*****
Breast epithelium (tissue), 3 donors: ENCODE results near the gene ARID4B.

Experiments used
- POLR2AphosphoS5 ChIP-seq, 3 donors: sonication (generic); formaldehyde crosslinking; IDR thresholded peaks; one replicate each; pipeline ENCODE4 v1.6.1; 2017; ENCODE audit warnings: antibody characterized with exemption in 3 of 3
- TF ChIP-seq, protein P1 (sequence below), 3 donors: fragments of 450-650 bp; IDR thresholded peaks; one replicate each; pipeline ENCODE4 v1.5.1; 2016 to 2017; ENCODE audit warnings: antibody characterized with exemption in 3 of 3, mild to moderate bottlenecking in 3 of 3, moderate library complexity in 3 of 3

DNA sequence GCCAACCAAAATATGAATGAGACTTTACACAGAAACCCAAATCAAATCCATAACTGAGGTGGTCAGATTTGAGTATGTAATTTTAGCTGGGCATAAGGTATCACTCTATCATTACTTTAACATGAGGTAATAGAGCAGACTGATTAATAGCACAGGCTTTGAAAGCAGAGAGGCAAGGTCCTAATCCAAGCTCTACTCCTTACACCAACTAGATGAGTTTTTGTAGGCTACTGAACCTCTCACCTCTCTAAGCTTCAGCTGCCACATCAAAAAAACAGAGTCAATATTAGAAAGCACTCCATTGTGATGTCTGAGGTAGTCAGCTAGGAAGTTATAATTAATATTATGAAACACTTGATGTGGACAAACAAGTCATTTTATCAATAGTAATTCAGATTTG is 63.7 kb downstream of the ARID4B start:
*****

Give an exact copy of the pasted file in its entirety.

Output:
Breast epithelium (tissue), 3 donors: ENCODE results near the gene ARID4B.

Experiments used
- POLR2AphosphoS5 ChIP-seq, 3 donors: sonication (generic); formaldehyde crosslinking; IDR thresholded peaks; one replicate each; pipeline ENCODE4 v1.6.1; 2017; ENCODE audit warnings: antibody characterized with exemption in 3 of 3
- TF ChIP-seq, protein P1 (sequence below), 3 donors: fragments of 450-650 bp; IDR thresholded peaks; one replicate each; pipeline ENCODE4 v1.5.1; 2016 to 2017; ENCODE audit warnings: antibody characterized with exemption in 3 of 3, mild to moderate bottlenecking in 3 of 3, moderate library complexity in 3 of 3

DNA sequence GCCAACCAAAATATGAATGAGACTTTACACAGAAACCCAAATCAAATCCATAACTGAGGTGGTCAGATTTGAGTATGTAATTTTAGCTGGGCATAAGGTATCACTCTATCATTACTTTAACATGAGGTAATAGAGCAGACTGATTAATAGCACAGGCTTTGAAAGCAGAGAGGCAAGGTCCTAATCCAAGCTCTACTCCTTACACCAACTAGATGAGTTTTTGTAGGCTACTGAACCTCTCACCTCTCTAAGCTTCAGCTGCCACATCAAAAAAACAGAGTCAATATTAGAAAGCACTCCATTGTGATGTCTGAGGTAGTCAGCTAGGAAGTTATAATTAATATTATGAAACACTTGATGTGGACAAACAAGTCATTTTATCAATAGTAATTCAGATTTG is 63.7 kb downstream of the ARID4B start: